• Another energy choice: Thorium
    July 20,2013
     

    If we are serious about global warming we should convert to Liquid Fluoride Thorium Reactors (LFTRs) as our dominant energy source to replace petroleum. This would reduce carbon emissions to almost zero, allow us to drive, heat and produce electricity several times cheaper, and insure energy adequacy for thorium’s thousand years of known U.S. reserves. It is good to speak out against the bad aspects of carbon, but even better that we promote a superior alternative — thorium.

    Google Robert Hargraves and Kirt Sorenson thorium YouTube lectures will get you up to speed on the technology.

    Regardless of how you feel about global warming, we only have about 20 years to get thorium up and running from an energy point of view — that’s about when the Fracked Shale Play will start into decline and we will enter a severe energy shortfall, forcing us to over frack and bring back all the carbon spewers on steroids. We can’t make the conversion to thorium once we are in that shortfall — energy will become inadequate for subsistence, let alone massive conversion to a new dominant energy source.

    The prototype LFTR ran flawlessly for almost five years, but sat on a back shelf in Oak Ridge National Laboratory for about 50 years.

    None of the entrenched energy stakeholders want thorium’s competition, and so far have been successful in preventing it. The son of a former premier of China headed a delegation to Oak Ridge to study the prototype LFTR. Upon returning to China he apparently made the comment that China might try to patent that. That son and that comment translate to it’s a very high priority for China.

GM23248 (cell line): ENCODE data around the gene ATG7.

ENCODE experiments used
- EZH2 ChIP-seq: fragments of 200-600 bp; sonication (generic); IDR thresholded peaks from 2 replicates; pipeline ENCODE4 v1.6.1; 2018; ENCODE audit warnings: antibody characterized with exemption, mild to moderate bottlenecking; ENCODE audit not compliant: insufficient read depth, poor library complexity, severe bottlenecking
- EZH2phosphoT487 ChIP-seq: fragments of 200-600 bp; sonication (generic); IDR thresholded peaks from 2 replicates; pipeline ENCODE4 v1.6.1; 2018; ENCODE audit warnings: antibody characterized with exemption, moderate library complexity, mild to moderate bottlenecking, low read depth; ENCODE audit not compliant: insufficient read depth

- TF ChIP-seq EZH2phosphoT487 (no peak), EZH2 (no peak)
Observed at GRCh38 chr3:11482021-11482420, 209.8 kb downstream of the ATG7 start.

A 50/50 U.S./China collaboration’s fine. But a Walmart-model, with them making and us buying, spells trouble. About the time China’s first shipment of LFTRs is ready to depart for the U.S., we will enter the energy shortfall and petroleum prices will skyrocket — that ship may never leave port. Instead, China will use their new LFTR making capacity to insure a thousand years of energy adequacy for their children. Because China has a monopoly on rare earth mineral production, and rare earths and thorium occur together, they even have all the fuel they need stockpiled. China’s also monopolizing Middle East oil reserves as they are loosened by fracked shale production. It will out last fracked shale production by a century and they are unlikely to share. China will also have strategic dominance over the best uranium reserves, in the “Stans” sandwiched between them and Russia.

    By comparison, our children will have a much reduced future — forced to claw back to energy adequacy with inadequate energy to do it. We also will have squandered the greatest economic opportunity ever — supplying the world with stock 100 MW LFTRs built on American assembly lines.



    John Sales lives in Barre.

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